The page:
Technically these houses often have little in the way of a foundation. Many are built on permafrost terrain where it is difficult to dig a hole and build a foundation, so the house is built on top of the permafrost. Then once the house is built, the heating makes the permafrost a little less perma, and the house starts moving.
Many of them are built using round logs for which you will have a problem getting a building permit here, unless you are high-up in the Alps and also they use non-dried non-laminated wood. Non-dried non-laminated wood shrinks and cracks, but otherwise it is not that bad, and it certainly has a lot of charm. It’s a matter of preference.
There is no additional insulation on the outside or the inside. Even with the excellent insulation properties of wood (compared to brick or concrete), these houses will never meet today’s West European insulation requirements. Walls have Rc-values around 1.5, no higher than 2, compared to our walls having anything between 6 and 10, and these houses are not airtight: there will be drought in every corner and around every door and window.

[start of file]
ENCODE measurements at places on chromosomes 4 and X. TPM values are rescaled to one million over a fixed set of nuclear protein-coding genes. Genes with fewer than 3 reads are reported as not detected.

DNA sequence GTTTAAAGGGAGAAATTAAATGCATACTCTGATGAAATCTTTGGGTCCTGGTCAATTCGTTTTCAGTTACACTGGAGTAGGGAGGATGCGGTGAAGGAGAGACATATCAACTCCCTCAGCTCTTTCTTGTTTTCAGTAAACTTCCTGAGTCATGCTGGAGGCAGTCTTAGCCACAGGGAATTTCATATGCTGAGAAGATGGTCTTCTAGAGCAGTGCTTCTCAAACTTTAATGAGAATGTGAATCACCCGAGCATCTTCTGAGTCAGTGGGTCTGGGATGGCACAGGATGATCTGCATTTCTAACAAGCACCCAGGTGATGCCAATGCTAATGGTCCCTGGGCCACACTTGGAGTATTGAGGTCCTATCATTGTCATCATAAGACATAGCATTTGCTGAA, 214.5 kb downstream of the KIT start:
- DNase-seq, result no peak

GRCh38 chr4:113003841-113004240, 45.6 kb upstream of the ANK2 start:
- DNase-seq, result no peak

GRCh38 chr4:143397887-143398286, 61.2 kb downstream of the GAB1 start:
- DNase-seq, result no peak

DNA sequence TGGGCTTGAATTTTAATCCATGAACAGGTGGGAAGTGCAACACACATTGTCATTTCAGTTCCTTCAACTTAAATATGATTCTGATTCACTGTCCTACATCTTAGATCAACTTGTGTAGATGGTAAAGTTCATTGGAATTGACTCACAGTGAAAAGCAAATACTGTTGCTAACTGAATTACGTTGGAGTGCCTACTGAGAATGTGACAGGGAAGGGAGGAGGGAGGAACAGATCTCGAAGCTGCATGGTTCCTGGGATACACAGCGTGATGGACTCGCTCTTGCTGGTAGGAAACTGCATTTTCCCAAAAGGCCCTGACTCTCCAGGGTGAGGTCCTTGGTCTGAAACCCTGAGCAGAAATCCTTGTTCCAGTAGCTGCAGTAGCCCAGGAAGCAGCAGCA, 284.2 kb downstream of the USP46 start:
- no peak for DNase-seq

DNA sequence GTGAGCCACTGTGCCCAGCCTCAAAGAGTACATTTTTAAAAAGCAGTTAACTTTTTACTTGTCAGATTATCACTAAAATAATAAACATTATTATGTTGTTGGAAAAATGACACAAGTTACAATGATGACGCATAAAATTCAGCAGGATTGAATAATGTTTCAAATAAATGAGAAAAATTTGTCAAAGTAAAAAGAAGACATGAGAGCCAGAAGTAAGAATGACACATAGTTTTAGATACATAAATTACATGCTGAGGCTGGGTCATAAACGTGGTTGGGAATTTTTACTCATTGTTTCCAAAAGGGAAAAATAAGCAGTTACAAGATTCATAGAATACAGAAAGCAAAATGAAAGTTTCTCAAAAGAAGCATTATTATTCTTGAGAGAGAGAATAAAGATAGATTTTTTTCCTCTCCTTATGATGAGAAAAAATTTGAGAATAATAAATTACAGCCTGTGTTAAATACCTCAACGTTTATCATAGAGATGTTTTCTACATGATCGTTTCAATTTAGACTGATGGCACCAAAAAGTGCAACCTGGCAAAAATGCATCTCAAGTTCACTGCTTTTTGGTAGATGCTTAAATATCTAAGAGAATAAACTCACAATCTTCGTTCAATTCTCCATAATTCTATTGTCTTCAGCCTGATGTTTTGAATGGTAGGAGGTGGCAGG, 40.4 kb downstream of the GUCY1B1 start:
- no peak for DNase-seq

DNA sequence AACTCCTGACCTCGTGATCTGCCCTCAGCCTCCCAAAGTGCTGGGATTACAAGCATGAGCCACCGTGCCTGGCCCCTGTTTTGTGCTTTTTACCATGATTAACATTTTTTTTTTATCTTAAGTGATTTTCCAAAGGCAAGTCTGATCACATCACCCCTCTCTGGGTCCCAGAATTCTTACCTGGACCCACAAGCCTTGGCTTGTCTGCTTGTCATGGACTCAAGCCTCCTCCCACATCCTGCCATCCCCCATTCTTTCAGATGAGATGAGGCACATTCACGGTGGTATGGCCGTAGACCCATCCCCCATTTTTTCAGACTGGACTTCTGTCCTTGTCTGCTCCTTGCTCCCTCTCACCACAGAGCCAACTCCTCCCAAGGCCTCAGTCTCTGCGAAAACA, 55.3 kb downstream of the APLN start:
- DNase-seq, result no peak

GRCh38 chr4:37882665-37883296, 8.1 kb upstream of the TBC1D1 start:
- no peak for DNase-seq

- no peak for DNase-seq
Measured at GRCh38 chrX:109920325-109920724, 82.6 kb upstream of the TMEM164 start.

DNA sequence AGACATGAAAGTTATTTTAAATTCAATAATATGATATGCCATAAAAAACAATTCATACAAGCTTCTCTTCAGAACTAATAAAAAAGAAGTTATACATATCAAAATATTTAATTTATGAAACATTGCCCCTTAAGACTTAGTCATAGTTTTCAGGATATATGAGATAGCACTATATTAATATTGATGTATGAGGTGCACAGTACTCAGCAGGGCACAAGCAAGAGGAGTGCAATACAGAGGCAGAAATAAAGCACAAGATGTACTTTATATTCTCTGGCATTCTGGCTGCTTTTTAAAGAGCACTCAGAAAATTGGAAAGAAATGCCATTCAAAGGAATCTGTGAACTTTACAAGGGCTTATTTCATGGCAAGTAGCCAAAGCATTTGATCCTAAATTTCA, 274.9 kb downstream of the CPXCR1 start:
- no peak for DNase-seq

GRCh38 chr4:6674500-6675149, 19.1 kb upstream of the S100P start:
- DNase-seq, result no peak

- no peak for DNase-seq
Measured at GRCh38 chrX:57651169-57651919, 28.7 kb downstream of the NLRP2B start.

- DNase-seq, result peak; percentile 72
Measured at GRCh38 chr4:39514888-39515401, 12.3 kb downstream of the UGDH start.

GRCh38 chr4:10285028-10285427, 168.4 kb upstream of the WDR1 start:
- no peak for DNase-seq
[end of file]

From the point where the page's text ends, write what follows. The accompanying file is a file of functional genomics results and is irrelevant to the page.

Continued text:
With the low cost of energy in the outback (plenty wood) such Rc-values are not really an issue. Mind you, until recently these Rc-values were quite the norm in Europe as well. Also a little drought works like ventilation which is always good against condensation.
The photo on top was taken by Maxim Shemetov, a Russian photographer from Moscow. Maxim’s work with more images of traditional Russian wooden houses can be found here:
Previously we wrote about types of wood (wet, dried, laminated) and the shrinking of log houses and how we deal with the shrinking. In this post we want to show a little more about the actual drying process, and cracks. Because drying and cracks are very much related.
Why Does Wood Crack?
The photo below shows a crack in a wooden disc. Why does wood crack like this? Very simple: drying.
cracked wooden disc
When wood dries, the drying process starts at the outside of the logs. While the humidity goes down from 15% to 12% near the outside of the log, more to the the center of the log the humidity initially remains at 15%. And that is a problem.
Previously we wrote about a house that we built in Belgium. This house had double outside log walls (2 x 8 centimeter massive wood) with 20 centimeters cellullose between the walls.